Best Glock Stippling Tips and Tricks of 2019 – Complete Guide

You can have the most advanced components on the market to improve your accuracy, but if you don’t have a good grip on your Glock, they won’t matter much in the long run. Stippling is a great way to improve your hold and form, so let’s take a look at what it is and how to do it.

Best Glock Stippling Tools

Product

Our Rating

Price

Oregon Trail Defense - Stippling Kit

Stippling Kit - Wood Burner

Dremel Variable Speed Rotary Tool Kit

Dremel 4000-2/30 High Performance Rotary Tool Kit- 2 Attachments & 30 Accessories- Grinder, Sander, Polisher, Router, and Engraver- Perfect for Routing, Metal Cutting, Wood Carving, and Polishing

Dremel Tool (Optional)

TALON Grips for Glock

TALON Grips for Glock 19, 23, 25, 32, 38

Best Grip for Glock

What Does It Mean To Stipple A Gun?

Because the Glock frame is composed of polymer, it is possible to easily alter the surface with common tools like a sanding disk to improve the texture. It’s a pretty simple concept—the flatter and smoother something is, the more likely it is to slip in the hand. A more varied texture with bumps and ridges provides a better grip.

This is the basic premise behind tons of aftermarket grips on the market but stippling a Glock on your own can provide a custom finish that caters to your specific needs.

Why Stipple A Glock?

Glock 17 Grip Stipple (Source)

There are many great reasons to modify a Glock through stippling. Some examples would be to:

Improve Grip

This is the most obvious reason but nonetheless the most important. For all the accessories out there designed to improve your shooting, a simple adjustment to the texture of the grip makes a world of difference.

Have it Your Way

There are aftermarket grips aplenty but many gun owners who feel a little adventurous can experiment to get the texture and pattern that works best for them. This is especially true for gun owners who find that other grips are too coarse and rough on the hands.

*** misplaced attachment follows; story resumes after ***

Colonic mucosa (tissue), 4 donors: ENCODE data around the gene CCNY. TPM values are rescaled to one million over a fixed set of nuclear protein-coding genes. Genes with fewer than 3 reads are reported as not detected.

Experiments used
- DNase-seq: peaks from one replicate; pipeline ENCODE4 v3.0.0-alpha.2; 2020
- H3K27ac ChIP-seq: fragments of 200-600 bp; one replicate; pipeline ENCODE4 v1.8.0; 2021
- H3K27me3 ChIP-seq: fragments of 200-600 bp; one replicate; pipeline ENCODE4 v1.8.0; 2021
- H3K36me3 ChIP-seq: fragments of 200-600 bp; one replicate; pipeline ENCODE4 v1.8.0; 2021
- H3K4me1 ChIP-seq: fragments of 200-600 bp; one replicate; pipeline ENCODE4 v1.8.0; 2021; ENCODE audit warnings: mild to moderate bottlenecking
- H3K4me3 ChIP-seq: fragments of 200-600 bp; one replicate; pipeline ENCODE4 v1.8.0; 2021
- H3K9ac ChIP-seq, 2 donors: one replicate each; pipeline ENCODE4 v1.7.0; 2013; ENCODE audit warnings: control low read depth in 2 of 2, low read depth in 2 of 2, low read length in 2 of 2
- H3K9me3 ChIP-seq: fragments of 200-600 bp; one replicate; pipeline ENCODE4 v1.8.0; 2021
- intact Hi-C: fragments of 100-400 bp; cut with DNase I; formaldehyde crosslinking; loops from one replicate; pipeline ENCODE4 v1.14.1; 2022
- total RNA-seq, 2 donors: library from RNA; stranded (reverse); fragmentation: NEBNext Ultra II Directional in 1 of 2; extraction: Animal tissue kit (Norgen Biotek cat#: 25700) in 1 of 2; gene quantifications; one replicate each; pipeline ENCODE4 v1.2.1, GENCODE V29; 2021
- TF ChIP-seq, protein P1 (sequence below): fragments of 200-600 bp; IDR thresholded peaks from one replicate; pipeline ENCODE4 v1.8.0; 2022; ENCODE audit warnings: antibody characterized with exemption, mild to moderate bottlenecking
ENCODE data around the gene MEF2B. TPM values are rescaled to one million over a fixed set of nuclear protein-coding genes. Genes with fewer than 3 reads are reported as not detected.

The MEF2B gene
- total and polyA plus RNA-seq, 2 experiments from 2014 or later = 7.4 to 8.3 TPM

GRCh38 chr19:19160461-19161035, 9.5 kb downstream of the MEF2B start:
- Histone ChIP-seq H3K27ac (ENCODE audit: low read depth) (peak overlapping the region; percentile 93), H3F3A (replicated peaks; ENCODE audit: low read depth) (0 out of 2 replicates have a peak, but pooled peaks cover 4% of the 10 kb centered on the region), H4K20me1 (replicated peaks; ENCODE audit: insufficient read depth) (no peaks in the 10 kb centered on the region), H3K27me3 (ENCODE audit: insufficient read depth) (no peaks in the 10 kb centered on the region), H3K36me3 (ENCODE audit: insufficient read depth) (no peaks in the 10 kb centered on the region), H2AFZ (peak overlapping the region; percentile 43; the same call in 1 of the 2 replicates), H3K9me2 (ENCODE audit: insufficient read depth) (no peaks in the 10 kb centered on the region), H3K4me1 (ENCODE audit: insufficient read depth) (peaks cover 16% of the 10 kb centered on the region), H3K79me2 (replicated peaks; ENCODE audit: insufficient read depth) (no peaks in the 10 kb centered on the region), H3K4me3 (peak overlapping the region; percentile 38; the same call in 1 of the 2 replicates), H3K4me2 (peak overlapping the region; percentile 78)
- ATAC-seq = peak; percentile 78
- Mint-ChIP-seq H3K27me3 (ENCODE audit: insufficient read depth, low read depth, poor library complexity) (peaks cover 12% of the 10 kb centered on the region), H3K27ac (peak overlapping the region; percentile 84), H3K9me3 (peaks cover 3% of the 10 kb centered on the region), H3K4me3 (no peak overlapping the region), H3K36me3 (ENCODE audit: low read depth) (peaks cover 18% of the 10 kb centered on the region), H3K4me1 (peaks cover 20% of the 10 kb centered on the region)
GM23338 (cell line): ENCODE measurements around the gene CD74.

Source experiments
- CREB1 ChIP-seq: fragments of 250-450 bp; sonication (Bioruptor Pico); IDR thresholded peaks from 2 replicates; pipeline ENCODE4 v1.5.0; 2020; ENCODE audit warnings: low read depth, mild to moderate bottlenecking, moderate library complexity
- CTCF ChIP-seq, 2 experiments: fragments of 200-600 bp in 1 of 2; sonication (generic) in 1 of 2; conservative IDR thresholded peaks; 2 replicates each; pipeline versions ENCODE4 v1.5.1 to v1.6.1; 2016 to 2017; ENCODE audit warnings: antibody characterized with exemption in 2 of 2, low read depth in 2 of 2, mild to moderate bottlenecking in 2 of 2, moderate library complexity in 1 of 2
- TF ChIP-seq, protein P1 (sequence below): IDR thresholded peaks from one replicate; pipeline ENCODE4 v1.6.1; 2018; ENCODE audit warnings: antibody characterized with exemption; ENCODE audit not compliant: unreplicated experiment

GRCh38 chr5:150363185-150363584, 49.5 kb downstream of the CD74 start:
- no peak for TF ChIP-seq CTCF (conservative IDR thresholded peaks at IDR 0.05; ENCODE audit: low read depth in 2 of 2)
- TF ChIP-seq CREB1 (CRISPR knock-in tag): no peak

Enjoy Ownership

It’s not every day that there’s such a simple thing a gun owner can do to make a Glock uniquely their own. Too many components and upgrades are incredibly complex. Stippling a gun is an easy task that you can be proud of.

Save Money

Grips aren’t expensive, but if you’ve got the tools (or can borrow them), stippling is free!

Best Stippling Tools

You can probably stipple your Glock with a lot of tools, but in the interest of saving your poor Glock, you should rely on what experts use. These tools are relatively cheap, they’re handy to have anyway, and so, are worth the investment if you’re a fan of DIY-style projects.

1. Stippling Kit - Wood Burner: Oregon Trail Defense - Stippling Kit

The Oregon Trail Stippling Kit is specifically designed for gun stippling. You get a Wall Lenk 25-watt wood burner with a short shaft that enables you to work up-close for details and precision, a 20 LPI waffle tip, and a 20 LPI finish tip which is ideal for geometric straight lines. Additionally, there are tips for specific shapes, such as rectangles, circles, and so on.

This is ideal for doing a lot of very customized designs and you can practice on the case itself, as it is hard plastic. This is a great set of tools that can be used for stippling any gun’s grip and is a wise investment.

2. Dremel Tool (Optional): Dremel Variable Speed Rotary Tool Kit

Dremel 4000-2/30 High Performance Rotary Tool Kit- 2 Attachments & 30 Accessories- Grinder, Sander, Polisher, Router, and Engraver- Perfect for Routing, Metal Cutting, Wood Carving, and Polishing

If you really want a serious tool for stippling, consider a great Dremel tool. These are excellent for far more than stippling your Glock. High-speed cutters are perfect for hollowing, shaping, slotting, grooving, and creating tapered holes in everything from metal to wood.

For stippling your Glock, you’ll have absolute precision over your design, not just in creating the ridges and patterns you want, but smoothing areas that wind up too rough or uneven. It might be more than you need, but a Dremel tool belongs in every garage, so if you don’t have one, now’s a great opportunity.

Aspects to Consider When Stippling A Glock

Before you go about haphazardly starting your first stippling job, consider a few things: